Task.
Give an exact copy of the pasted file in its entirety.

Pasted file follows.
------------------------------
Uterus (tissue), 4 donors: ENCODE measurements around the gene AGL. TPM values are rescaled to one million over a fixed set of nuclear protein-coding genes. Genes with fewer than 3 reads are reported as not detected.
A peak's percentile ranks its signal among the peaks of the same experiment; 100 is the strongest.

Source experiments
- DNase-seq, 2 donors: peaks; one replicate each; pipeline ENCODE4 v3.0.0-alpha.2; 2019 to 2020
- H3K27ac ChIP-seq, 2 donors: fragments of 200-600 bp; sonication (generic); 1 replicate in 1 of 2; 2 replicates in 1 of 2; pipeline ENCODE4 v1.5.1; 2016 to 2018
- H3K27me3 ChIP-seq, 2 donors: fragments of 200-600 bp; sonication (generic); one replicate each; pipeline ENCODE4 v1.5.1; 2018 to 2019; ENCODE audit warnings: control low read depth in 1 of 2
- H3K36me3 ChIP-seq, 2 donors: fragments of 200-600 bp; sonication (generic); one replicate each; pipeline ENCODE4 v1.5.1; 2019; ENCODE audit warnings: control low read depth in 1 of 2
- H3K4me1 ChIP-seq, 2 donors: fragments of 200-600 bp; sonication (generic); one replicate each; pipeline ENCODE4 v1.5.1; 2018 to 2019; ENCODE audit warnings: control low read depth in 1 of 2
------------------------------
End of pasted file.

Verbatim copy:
Uterus (tissue), 4 donors: ENCODE measurements around the gene AGL. TPM values are rescaled to one million over a fixed set of nuclear protein-coding genes. Genes with fewer than 3 reads are reported as not detected.
A peak's percentile ranks its signal among the peaks of the same experiment; 100 is the strongest.

Source experiments
- DNase-seq, 2 donors: peaks; one replicate each; pipeline ENCODE4 v3.0.0-alpha.2; 2019 to 2020
- H3K27ac ChIP-seq, 2 donors: fragments of 200-600 bp; sonication (generic); 1 replicate in 1 of 2; 2 replicates in 1 of 2; pipeline ENCODE4 v1.5.1; 2016 to 2018
- H3K27me3 ChIP-seq, 2 donors: fragments of 200-600 bp; sonication (generic); one replicate each; pipeline ENCODE4 v1.5.1; 2018 to 2019; ENCODE audit warnings: control low read depth in 1 of 2
- H3K36me3 ChIP-seq, 2 donors: fragments of 200-600 bp; sonication (generic); one replicate each; pipeline ENCODE4 v1.5.1; 2019; ENCODE audit warnings: control low read depth in 1 of 2
- H3K4me1 ChIP-seq, 2 donors: fragments of 200-600 bp; sonication (generic); one replicate each; pipeline ENCODE4 v1.5.1; 2018 to 2019; ENCODE audit warnings: control low read depth in 1 of 2